The main digital signatures pledged on Wednesday to take a series of measures to eradicate extremist content on the Internet, as part of an initiative launched in Paris following the Christchurch attack in New Zealand. » The dissemination of this type of online content has a negative impact on human rights «and» in our collective security, «said the signatories of this initiative, including Google, Twitter, YouTube and Facebook, after a meeting held in Paris with World leaders. This international mobilization, dubbed «Christchurch Appeal», was initiated by New Zealand Prime Minister, Jacinda Ardern, and French President Emmanuel Macron, two months after the attack on two mosques in NZ, which was Broadcast live on Facebook for 17 minutes. The terrifying images of this double attack that killed 51 people remained online for another 12 minutes before Facebook was alerted by a user and withdrew. But the video was downloaded and shared millions of times over the next few days.
«We can be proud […] We have taken concrete steps to prevent a drama like that of Christchurch from reproducing, «said Ardern. Our goal is never to reproduce the transformation of the Internet into a crazy propaganda machine, a goal sought by the terrorists of the extreme right and Islamist terrorists, «insisted Emmanuel Macron during a press conference. To prevent this from happening again, internet platforms pledged to «take transparent and specific measures to prevent violent or terrorist extremist content from being charged and disseminated on social networks,» says a statement. These firms will cooperate in the search for new tools to quickly identify and eliminate extremist content, such as sharing violent message databases or images, to ensure that they are not propagated across multiple platforms.
They also said they would explore the ability to adjust their algorithms to prevent this type of content from being viral and facilitate the reporting of violent content. » For the first time, governments, international organizations, companies and digital agencies have agreed on a series of measures and long-term collaboration to make the internet safer, «the French presidency said. In addition to France and New Zealand, this appeal was adopted by Canada, Ireland, Jordan, Norway, the United Kingdom, Senegal, Indonesia, and the European Commission. Other states, such as Spain, Australia and Germany, «supported» the initiative, said the Elysée Palace.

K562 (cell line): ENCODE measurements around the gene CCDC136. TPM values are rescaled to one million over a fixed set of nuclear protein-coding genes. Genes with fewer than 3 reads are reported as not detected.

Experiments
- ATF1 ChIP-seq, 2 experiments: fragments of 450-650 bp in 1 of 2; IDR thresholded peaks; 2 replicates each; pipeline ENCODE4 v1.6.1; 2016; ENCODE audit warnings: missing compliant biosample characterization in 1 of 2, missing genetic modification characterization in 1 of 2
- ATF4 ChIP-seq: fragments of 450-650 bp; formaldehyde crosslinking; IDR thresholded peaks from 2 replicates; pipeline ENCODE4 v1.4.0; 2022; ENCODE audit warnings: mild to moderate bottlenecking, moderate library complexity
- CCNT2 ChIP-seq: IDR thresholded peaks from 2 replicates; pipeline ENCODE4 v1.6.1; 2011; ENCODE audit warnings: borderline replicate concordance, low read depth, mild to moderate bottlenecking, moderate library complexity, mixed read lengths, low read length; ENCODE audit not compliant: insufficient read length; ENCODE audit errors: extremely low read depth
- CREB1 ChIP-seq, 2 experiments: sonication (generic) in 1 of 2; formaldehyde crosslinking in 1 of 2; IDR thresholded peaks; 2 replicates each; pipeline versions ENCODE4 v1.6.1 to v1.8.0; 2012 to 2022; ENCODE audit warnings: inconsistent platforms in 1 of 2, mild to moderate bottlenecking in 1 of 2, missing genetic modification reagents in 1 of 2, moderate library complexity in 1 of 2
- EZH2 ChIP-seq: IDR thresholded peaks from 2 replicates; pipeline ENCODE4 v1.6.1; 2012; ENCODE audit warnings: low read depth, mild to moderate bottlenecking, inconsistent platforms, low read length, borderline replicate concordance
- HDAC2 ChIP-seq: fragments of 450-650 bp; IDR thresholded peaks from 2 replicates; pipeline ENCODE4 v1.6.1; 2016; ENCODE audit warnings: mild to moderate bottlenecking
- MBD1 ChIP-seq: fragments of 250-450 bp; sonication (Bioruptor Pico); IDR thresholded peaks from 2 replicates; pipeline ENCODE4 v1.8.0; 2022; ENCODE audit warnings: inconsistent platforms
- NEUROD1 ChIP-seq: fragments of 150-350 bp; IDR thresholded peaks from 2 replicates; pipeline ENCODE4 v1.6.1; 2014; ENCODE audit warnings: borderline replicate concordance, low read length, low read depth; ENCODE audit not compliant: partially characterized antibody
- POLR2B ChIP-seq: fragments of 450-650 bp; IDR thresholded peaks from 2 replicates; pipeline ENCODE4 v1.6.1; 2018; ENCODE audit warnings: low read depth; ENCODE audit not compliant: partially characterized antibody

A first step
A few hours before the meeting, Facebook, which was criticized for having delayed to interrupt the video of the massacre in New Zealand, announced that it will restrict the use of its live video streaming platform. From now on, users who violate the rules of use of the social network, in particular those that prohibit «dangerous organizations and individuals», will be temporarily suspended from Facebook since the first infringement. » The terrorist of March 15 left in evidence that the live transmission of images can be used to propagate hatred. Facebook took a tangible first step to prevent that act from repeating on its platform, «applauded New Zealand Prime minister.» We must build a free, open and secure Internet, which gives everyone the opportunity to share, learn and innovate, but also allows us to defend our values, protect our citizens and hold them accountable, said the French president, Emmanuel Macron, host of the appointment in Paris. France, one of the countries most involved in this campaign, is preparing a bill that will force the deletion of the contents of the social networks reported within 24 hours, under penalty of fine. Paris hopes to promote this legislation at European level. Impossible
Some analysts questioned the effectiveness of the «Christchurch appeal», especially since the measures envisaged are not coercive. This is a declaration of principle. Of a political initiative, nothing more, «estimated Marc Rees, editor-in-chief of the French portal Next Inpact, specializing in new technologies.» It is not that Facebook or Twitter do not want to do it, but suppressing in real time a content posted online is simply impossible, «he added. This appeal was announced coinciding with the second «Tech for Good» summit, an initiative launched by Macron in 2018, to discuss how new technologies can contribute to the common good, such as education or health. This event was attended by executives from Wikipedia, Uber, Twitter, Microsoft and Google. Mark Zuckerberg, the co-founder and CEO of Facebook, was not present, but he met in private with Macron last week. The United States, where the vast majority of internet giants were born, did not sign the «Christchurch appeal,» and was only represented at a junior level at a G7 ministerial meeting on digital matters, which was also held on Wednesday in Paris.
Original source in Spanish